Electricity is an instrumental good, meaning humans do not need the electrons that flow through the electric circuit but rather the multiple services derived from the electricity (Fell, 201724; Tiwari et al., 202125). Yet, few existing studies examine electricity as a means to different services, instead focusing on electricity as the end goal itself. The electrical service needs of any organization or facility increase as the number of functions or services increases and becomes more complex, and this is particularly true for healthcare facilities (Federal Emergency Management Agency [FEMA], 201926). Energy services are central to functional, modern healthcare facilities and for community resilience (Smith et al., 201327; Hunt & Ryan, 2015[^Hunt & Ryan, 2015]). People rely on electricity for a multitude of services, such as thermal comfort, refrigeration, communication, and lifesaving devices (Tiwari et al., 2022). Patients of healthcare facilities often require acute medical care that heavily relies on electricity (FEMA, 2019; Skarha, 202128). Individuals with functional access needs or chronic health conditions rely on power-dependent durable medical equipment, such as powered wheelchairs and ventilators. Some individuals also have implants, such as cardiac devices and blood pressure monitors, that must be plugged in to recharge or require internet connection (U.S. Department of Homeland Security, 201729). Individuals, particularly immunocompromised or older populations who cannot regulate their own body temperatures, are especially dependent on climate control, such as air conditioning (FEMA, 2019).
Healthcare facility (hospital) buildings rely on electricity for almost all their operations, including but not limited to lighting, security systems, fire alarms, environmental controls, electronic health records, refrigeration, and an array of electricity-dependent durable medical equipment and devices to provide care (FEMA, 2019; Bawaneh et al., 201930). In addition, they provide energy-dependent support, including food, water, and transportation (Western Upper Peninsula Health Department , n.d.,31 202132). These facilities may also be required to meet the energy service needs of local communities during and after a disaster, when people do not have energy access in their homes but require lifesaving energy services. These requirements, and the fact that healthcare facilities generally cannot temporarily suspend operations, make these facilities uniquely susceptible to infrastructural failure due to power outages or inadequate supply or distribution of oil and gas, which can be the difference between life and death in the event of disaster (FEMA, 2019; Casey et al., 202033). Without power, facilities may require evacuation, which carries significant dangers in rural areas that are difficult to access during winter or other harsh weather conditions, such as the Western Upper Peninsula.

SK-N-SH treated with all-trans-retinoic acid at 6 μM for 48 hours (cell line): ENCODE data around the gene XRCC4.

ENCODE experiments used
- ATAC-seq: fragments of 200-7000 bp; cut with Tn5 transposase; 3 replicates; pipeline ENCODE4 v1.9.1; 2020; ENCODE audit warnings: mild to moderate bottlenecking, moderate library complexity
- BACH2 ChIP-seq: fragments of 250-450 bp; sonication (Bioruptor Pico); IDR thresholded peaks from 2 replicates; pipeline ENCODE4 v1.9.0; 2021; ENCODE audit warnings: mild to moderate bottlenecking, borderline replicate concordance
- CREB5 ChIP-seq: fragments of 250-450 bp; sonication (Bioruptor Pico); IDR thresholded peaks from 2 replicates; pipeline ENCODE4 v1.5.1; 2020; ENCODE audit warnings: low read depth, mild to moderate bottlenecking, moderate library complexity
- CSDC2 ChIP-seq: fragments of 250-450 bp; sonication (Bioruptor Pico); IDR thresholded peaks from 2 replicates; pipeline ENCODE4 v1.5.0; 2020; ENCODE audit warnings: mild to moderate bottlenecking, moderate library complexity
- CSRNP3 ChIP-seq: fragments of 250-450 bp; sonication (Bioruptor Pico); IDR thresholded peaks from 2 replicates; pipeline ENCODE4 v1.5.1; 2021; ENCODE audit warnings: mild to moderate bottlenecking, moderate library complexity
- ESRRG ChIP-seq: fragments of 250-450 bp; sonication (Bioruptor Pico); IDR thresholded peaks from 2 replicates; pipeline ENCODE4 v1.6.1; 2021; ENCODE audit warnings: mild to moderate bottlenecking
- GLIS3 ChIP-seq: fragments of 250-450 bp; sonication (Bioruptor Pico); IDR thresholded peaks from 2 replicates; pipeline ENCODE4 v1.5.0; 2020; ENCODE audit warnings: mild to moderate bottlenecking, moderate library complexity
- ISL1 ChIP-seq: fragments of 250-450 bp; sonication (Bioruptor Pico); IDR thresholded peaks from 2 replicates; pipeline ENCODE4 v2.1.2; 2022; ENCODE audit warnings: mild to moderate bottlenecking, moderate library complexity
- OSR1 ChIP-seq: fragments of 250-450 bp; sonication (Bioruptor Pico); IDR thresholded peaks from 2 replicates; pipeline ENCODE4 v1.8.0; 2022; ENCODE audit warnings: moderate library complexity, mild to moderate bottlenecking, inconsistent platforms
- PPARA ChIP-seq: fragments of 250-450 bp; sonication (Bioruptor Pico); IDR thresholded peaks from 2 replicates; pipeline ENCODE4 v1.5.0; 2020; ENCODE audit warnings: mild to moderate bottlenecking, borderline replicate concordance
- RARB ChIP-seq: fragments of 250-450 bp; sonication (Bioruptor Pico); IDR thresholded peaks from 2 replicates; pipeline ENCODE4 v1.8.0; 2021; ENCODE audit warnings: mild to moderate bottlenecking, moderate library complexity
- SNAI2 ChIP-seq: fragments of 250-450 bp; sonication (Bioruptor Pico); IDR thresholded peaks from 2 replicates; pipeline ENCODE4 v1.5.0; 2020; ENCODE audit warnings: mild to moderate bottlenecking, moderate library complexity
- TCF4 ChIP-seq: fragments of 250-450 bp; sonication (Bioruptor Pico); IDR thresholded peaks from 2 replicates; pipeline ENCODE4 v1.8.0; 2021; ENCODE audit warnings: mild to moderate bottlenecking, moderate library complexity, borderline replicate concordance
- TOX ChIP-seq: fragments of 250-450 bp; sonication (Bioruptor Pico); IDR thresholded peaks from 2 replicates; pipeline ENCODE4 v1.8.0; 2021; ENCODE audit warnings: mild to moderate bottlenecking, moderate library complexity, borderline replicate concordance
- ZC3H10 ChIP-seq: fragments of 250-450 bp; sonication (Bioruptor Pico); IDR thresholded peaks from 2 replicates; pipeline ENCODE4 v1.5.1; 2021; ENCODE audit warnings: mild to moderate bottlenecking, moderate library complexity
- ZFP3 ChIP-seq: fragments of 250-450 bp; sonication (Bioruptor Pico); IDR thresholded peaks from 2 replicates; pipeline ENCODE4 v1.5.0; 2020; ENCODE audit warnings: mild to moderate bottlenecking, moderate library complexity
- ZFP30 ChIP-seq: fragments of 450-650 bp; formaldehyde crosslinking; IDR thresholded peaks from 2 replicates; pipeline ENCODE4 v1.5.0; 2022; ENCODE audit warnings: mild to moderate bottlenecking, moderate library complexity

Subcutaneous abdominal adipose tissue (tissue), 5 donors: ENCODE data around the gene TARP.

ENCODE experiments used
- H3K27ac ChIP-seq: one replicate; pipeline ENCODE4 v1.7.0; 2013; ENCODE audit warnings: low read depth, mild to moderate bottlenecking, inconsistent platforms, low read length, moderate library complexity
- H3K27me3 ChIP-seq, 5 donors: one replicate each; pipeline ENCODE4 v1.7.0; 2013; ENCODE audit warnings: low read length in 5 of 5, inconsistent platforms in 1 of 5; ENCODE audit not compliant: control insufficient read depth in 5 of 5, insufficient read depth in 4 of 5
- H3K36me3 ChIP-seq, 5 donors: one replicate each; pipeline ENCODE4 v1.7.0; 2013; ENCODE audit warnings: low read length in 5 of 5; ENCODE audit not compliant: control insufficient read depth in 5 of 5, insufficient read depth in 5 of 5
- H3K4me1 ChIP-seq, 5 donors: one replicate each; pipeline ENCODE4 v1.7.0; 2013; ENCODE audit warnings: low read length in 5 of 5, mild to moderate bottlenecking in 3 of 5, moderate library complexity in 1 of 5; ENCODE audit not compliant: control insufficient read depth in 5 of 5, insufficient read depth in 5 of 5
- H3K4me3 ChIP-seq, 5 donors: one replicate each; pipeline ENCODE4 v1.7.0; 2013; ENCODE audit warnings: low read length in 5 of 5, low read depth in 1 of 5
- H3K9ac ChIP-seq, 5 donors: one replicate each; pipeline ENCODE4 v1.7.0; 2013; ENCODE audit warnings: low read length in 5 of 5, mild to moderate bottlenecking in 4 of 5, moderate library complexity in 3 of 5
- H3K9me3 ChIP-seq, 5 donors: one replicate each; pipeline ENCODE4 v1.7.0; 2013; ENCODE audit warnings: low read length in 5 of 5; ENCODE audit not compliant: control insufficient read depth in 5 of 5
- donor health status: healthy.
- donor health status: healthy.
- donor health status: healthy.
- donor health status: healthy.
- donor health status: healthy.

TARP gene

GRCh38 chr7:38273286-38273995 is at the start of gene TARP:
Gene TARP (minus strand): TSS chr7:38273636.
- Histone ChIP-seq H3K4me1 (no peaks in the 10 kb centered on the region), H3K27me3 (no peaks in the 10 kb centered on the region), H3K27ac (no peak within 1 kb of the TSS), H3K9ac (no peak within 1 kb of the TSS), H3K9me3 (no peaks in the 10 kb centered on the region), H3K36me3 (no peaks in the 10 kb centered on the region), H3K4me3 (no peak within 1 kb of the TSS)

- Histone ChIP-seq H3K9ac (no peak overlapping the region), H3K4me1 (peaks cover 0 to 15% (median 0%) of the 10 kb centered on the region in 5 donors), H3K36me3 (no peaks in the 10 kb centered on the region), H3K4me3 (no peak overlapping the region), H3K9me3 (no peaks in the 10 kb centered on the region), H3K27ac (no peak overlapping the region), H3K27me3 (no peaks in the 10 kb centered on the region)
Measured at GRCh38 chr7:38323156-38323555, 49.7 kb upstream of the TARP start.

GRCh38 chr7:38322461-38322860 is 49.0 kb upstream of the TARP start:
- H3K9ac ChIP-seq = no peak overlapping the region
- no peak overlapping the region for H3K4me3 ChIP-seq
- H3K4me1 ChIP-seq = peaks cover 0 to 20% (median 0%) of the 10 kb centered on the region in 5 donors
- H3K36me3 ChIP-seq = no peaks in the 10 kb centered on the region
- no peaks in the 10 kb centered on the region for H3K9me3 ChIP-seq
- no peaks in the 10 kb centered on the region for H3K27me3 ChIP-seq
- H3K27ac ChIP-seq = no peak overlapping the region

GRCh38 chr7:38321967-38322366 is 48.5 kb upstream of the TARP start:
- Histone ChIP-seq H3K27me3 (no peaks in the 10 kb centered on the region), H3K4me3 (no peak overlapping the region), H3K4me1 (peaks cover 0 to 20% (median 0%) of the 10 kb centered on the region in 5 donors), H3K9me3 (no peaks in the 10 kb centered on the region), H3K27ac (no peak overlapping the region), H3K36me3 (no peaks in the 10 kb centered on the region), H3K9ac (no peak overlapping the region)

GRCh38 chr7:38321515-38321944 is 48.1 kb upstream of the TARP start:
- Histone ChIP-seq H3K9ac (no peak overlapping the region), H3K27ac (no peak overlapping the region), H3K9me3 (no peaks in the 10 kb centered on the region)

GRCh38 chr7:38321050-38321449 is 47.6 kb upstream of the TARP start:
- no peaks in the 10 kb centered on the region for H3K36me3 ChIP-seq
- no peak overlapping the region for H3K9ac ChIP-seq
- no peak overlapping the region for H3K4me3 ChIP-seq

Different types of end-use energy entail some level of health risk, and public health experts have focused on the public health impacts of different energy sources and their local and global disease implications (Smith et al., 2013; Rabl et al., 200034). To date, research on the connection between public health and energy has primarily focused on the effect of fuel use type on the health of the community. For instance, there is substantial research on the effect of indoor air pollution on women and adolescent girls due to biomass used for cooking (Khandelwal et al., 201735; Gall et al., 201336; Pratiti, 202137; Rabl et al., 2000; Wilkinson et al., 200938). Within the context of disasters, people may also rely on biomass when there is limited access to relatively cleaner end-use energy fuel, such as gas cylinders or electricity for cooking (Ali, 200739; Lask et al., 201740). Aside from this limited research related to public health and energy, few studies examine the role of energy services in determining the resilience of health facilities and healthy communities more broadly (Modi et al., 200541; World Health Organization, 42; Khandelwal et al., 2017).